FLYING Magazine

What began as a scheduled pre-game parachute jump by the U.S. Army Golden Knights team into Nationals Field in Washington, D.C., is now the focus of an FAA investigation.

An apparent miscommunication among agencies led to a brief evacuation of the U.S. Capitol on Wednesday evening after Capitol Police spotted an unidentified aircraft flying nearby in the flight restricted zone, or FRZ, over Washington. Police later determined the plane was carrying the Golden Knights, and that while the parachute demonstration was a scheduled event, their department had not been notified, officials said.

“As soon as it was determined that we were not given advanced notice of an approved flight, our officers followed USCP policies and procedures and immediately led everyone safely out of the Congressional buildings,” the Capitol Police said in a statement. The department said it is notified of hundreds of authorized flights through the restricted airspace every week and added, “It is extremely unusual not to be made aware of a flight in advance.”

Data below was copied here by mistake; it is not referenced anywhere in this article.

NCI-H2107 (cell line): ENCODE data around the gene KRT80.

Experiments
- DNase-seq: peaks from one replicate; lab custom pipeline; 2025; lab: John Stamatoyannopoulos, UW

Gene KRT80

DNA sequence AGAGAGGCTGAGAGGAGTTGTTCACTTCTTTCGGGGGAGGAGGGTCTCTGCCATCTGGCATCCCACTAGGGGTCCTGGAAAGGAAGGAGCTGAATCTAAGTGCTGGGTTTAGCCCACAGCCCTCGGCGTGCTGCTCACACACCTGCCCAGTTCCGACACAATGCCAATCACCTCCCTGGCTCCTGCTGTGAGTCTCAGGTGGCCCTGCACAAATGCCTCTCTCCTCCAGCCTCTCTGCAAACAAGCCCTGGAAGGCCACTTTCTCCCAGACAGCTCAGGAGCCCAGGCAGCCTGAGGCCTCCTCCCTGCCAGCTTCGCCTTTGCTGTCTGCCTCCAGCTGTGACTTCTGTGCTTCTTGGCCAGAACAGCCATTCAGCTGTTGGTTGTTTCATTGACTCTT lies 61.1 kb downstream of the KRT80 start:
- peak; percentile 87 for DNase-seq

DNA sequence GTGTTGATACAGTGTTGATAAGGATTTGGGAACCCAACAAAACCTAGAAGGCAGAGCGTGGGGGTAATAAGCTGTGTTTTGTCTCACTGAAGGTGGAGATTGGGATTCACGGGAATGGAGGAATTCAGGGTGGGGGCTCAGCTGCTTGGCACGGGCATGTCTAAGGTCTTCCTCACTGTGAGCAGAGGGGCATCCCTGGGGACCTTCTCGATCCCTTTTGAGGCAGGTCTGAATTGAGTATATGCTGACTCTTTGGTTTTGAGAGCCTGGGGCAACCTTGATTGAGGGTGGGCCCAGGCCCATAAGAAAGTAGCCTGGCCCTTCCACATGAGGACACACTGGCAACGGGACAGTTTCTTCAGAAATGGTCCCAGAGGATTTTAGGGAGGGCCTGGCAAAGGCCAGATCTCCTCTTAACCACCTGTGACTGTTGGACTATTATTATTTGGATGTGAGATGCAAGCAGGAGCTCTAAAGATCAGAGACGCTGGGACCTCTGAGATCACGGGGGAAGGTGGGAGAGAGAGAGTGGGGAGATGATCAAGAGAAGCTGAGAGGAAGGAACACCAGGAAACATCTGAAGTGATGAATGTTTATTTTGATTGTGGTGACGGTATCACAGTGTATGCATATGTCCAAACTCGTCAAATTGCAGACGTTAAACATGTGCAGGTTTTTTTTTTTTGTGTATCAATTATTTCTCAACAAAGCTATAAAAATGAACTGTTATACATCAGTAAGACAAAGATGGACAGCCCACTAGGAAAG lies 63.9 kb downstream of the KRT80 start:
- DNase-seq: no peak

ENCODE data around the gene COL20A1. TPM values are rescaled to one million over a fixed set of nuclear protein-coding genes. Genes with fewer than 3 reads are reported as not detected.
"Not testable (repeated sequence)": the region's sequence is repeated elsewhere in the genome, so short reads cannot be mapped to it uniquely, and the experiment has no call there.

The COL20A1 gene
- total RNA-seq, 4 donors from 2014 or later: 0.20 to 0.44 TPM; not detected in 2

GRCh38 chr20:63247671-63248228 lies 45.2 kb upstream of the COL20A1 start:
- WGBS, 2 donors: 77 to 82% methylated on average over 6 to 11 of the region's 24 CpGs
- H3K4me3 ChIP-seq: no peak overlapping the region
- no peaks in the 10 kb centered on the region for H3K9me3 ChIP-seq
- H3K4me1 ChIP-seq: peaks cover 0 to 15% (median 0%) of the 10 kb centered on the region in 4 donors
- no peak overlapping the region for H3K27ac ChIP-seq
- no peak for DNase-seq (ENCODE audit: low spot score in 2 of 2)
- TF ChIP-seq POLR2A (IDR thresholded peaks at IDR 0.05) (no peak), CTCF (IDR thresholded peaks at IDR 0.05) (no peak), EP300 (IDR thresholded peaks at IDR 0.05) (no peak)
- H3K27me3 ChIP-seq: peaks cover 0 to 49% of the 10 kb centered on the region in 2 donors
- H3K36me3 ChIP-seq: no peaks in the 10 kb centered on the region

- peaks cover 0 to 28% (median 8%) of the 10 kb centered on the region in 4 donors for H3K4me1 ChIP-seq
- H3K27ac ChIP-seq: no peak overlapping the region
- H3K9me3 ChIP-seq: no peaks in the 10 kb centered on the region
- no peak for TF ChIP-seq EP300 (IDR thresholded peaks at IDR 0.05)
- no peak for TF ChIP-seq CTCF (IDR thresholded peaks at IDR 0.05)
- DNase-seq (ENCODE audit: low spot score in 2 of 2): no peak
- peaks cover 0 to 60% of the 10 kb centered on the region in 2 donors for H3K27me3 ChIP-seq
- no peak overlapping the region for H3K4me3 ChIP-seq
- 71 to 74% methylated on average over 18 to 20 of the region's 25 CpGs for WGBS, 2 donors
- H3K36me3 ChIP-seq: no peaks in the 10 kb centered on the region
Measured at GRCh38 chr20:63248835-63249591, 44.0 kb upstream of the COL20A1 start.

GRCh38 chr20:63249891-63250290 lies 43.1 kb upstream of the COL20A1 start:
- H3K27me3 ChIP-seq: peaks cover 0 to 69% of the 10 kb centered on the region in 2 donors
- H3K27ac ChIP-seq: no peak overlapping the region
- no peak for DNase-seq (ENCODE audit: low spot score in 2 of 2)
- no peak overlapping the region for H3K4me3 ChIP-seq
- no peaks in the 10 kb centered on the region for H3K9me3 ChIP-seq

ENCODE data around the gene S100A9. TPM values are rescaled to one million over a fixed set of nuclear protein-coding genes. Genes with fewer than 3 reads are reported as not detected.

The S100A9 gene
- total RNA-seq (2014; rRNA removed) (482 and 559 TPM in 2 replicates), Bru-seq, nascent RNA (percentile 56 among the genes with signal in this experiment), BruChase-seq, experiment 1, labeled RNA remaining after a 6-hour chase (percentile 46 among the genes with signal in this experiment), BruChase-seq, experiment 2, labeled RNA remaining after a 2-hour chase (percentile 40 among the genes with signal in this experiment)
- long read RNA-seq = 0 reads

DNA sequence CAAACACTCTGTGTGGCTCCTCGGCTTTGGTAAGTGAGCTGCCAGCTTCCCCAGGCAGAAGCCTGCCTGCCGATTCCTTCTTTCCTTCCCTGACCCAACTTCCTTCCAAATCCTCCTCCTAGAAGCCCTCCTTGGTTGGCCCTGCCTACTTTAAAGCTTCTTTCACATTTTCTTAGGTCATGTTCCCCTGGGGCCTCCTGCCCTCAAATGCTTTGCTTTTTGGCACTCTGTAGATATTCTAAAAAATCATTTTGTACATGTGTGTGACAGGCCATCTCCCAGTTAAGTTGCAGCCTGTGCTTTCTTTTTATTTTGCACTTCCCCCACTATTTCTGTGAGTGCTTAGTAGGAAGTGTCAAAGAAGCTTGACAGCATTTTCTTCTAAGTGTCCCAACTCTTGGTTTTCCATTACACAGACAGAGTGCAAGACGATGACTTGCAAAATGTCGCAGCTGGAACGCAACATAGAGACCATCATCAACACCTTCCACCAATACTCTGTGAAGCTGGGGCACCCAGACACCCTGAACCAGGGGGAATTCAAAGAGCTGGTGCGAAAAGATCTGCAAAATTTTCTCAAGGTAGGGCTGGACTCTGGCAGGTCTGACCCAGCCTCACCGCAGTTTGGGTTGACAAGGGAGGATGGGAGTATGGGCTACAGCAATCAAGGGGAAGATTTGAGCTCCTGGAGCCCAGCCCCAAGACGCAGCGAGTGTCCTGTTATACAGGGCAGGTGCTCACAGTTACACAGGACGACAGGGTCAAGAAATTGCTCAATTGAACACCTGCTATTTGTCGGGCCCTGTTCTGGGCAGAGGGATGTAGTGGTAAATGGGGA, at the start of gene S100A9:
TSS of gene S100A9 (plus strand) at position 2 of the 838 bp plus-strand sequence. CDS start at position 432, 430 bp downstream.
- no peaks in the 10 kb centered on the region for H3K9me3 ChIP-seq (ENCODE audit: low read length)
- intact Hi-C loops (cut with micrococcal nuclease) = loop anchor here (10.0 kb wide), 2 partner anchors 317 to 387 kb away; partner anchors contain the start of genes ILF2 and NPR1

The Capitol was evacuated out of an abundance of caution this evening.

There is no threat at the Capitol.

More details to come.

— U.S. Capitol Police (@CapitolPolice) April 20, 2022

What’s Supposed to Happen

The FRZ covers an area extending about 15 nautical miles from Ronald Reagan Washington National Airport and has been in effect since September 11, 2001. To enter the area, non-governmental aircraft other than scheduled airline flights generally have to obtain waivers and authorizations from the FAA and Transportation Security Administration. Such authorizations are coordinated with Capitol Police and other agencies responsible for securing the restricted zone.

For its part, the FAA acknowledged its mistake and says its investigation will be complete.

“The FAA takes its role in protecting the national airspace seriously and will conduct a thorough and expeditious review of the events yesterday and share updates,” the agency said in a statement. “We know our actions affect others, especially in our nation’s capital region, and we must communicate early and often with our law enforcement partners.”

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